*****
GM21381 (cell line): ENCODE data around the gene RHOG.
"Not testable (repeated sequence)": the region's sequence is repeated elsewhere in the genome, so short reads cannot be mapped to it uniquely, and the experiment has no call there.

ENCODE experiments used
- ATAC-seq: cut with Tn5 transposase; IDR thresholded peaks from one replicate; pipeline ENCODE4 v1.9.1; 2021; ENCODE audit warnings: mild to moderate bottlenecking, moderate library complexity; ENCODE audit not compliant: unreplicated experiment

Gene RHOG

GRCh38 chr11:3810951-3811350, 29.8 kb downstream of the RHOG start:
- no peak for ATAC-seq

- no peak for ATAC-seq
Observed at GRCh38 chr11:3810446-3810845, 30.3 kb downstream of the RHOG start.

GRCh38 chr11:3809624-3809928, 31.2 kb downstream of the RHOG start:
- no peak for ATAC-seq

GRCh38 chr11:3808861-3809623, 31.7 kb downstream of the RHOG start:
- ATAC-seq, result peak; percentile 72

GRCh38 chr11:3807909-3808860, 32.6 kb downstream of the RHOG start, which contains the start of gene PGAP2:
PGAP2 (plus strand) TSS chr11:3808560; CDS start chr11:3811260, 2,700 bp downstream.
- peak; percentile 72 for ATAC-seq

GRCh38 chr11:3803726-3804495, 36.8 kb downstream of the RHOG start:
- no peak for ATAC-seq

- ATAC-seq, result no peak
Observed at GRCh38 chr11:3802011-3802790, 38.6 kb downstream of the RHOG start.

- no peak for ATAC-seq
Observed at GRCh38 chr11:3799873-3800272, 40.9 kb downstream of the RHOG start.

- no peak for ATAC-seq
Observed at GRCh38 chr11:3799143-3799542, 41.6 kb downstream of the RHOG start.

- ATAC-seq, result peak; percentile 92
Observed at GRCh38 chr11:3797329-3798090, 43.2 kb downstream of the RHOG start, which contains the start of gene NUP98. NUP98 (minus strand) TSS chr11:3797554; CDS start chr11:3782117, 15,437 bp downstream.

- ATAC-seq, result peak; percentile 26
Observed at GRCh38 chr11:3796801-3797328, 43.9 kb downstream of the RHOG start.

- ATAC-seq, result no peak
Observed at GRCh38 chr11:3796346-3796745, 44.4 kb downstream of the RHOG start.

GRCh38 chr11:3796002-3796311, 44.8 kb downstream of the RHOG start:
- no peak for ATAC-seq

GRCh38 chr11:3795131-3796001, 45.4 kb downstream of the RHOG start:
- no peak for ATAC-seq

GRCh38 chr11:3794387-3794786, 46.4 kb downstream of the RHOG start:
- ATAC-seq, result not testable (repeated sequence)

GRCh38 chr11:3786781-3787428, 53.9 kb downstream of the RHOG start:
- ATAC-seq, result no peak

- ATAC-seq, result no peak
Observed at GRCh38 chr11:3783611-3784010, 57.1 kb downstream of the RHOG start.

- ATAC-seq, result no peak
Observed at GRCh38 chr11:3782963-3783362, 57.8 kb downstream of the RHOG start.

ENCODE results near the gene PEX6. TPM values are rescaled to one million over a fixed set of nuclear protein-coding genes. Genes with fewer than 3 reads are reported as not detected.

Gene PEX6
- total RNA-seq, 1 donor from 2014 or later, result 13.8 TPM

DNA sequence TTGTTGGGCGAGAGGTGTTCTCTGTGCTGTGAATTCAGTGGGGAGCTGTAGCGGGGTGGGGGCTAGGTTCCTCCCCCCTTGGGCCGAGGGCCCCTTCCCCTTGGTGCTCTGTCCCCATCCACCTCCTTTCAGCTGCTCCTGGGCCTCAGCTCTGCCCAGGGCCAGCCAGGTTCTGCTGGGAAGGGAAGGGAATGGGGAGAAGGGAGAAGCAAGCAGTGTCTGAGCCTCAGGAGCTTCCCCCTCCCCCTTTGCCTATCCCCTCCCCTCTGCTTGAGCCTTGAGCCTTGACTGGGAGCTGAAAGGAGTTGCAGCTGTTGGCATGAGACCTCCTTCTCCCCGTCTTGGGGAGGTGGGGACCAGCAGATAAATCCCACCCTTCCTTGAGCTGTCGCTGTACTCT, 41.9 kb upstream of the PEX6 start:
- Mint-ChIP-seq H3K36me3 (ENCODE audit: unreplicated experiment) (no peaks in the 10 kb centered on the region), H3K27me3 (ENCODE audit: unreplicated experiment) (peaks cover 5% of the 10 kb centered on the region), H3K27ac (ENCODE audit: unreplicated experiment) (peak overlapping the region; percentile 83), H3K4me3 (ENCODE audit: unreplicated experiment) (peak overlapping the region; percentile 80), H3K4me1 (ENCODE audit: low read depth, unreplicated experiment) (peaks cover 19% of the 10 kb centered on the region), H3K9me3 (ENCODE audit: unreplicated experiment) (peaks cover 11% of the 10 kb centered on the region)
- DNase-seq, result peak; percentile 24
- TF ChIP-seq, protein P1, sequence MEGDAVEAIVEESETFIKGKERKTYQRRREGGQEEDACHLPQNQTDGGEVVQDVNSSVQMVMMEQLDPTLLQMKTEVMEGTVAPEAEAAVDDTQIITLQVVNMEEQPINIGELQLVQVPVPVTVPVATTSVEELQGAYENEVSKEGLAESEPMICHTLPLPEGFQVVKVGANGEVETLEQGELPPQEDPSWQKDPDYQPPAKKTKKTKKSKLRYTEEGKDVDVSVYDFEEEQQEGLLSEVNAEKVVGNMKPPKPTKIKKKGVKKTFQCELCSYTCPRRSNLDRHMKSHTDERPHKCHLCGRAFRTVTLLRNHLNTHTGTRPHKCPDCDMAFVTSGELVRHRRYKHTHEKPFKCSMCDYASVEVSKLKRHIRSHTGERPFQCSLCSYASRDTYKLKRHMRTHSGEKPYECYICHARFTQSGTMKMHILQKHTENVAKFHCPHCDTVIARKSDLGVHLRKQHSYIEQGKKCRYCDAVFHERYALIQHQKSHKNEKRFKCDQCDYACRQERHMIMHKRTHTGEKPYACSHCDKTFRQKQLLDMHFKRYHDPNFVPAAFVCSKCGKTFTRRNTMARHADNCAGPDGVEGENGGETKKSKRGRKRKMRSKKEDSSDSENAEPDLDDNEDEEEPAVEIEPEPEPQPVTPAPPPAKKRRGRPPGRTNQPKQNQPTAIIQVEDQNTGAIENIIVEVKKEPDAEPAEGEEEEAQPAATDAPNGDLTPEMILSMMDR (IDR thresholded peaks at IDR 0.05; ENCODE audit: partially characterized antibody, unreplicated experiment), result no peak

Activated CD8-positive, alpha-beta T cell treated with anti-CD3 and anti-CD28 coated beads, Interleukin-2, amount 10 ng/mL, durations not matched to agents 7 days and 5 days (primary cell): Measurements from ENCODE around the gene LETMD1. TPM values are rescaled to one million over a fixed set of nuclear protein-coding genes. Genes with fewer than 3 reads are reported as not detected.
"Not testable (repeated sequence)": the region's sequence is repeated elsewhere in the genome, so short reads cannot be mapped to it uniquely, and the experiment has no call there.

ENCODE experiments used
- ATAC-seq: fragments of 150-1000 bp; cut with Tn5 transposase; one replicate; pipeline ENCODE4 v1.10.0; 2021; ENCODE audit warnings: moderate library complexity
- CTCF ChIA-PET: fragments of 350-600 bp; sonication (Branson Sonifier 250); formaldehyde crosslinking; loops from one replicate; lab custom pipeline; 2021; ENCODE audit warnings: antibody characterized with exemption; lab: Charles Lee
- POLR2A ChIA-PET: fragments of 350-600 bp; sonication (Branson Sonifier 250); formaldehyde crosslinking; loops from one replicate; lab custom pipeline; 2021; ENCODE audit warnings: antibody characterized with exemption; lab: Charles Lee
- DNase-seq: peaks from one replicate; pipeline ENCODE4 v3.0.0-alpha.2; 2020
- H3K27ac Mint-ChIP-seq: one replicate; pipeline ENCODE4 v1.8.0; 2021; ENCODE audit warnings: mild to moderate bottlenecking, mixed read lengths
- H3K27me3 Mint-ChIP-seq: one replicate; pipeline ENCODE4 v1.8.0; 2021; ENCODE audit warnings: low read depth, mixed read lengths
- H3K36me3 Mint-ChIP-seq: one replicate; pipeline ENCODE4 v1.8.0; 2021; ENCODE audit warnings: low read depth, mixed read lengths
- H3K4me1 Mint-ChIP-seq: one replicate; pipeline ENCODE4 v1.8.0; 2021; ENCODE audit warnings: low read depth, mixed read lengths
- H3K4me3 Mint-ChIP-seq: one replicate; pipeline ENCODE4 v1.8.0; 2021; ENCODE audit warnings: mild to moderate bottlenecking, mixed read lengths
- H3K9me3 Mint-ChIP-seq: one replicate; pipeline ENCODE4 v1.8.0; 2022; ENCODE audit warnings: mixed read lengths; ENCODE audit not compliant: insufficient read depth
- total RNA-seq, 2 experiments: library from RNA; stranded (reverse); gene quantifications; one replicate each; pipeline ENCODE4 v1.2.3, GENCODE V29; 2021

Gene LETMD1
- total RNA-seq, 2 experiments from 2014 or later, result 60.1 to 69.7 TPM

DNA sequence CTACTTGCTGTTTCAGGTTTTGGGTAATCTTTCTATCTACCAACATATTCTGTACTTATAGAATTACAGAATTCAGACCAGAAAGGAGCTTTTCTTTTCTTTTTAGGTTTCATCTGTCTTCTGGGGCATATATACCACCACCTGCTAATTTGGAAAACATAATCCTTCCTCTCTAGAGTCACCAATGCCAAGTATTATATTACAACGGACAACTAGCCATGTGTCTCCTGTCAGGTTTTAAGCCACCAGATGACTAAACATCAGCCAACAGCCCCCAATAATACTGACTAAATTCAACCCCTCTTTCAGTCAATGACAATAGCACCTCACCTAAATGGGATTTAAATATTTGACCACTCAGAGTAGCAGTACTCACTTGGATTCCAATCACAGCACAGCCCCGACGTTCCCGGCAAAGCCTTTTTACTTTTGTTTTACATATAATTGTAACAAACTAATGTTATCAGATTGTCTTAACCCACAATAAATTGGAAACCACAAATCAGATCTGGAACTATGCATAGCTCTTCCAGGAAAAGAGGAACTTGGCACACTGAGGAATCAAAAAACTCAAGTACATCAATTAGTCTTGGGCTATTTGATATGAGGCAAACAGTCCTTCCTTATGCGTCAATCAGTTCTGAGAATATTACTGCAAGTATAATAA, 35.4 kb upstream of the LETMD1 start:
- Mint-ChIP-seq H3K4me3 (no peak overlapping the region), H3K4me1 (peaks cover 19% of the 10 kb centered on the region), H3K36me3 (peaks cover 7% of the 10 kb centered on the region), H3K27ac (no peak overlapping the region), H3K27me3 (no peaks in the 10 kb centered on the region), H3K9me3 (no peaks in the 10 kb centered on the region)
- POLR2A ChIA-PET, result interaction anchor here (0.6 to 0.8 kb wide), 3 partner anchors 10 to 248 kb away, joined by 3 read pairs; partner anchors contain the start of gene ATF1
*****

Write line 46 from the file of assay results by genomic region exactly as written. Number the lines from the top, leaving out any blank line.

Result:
DNA sequence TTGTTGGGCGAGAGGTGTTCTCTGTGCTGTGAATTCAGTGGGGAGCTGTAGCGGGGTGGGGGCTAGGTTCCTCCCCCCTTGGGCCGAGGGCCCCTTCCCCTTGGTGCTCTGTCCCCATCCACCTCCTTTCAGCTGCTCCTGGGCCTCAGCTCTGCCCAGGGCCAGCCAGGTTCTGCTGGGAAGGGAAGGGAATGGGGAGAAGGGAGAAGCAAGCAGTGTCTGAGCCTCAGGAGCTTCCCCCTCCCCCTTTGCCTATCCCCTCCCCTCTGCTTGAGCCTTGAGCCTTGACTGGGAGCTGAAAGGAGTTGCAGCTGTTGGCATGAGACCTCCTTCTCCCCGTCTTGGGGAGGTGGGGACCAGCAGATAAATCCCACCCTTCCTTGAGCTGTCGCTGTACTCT, 41.9 kb upstream of the PEX6 start: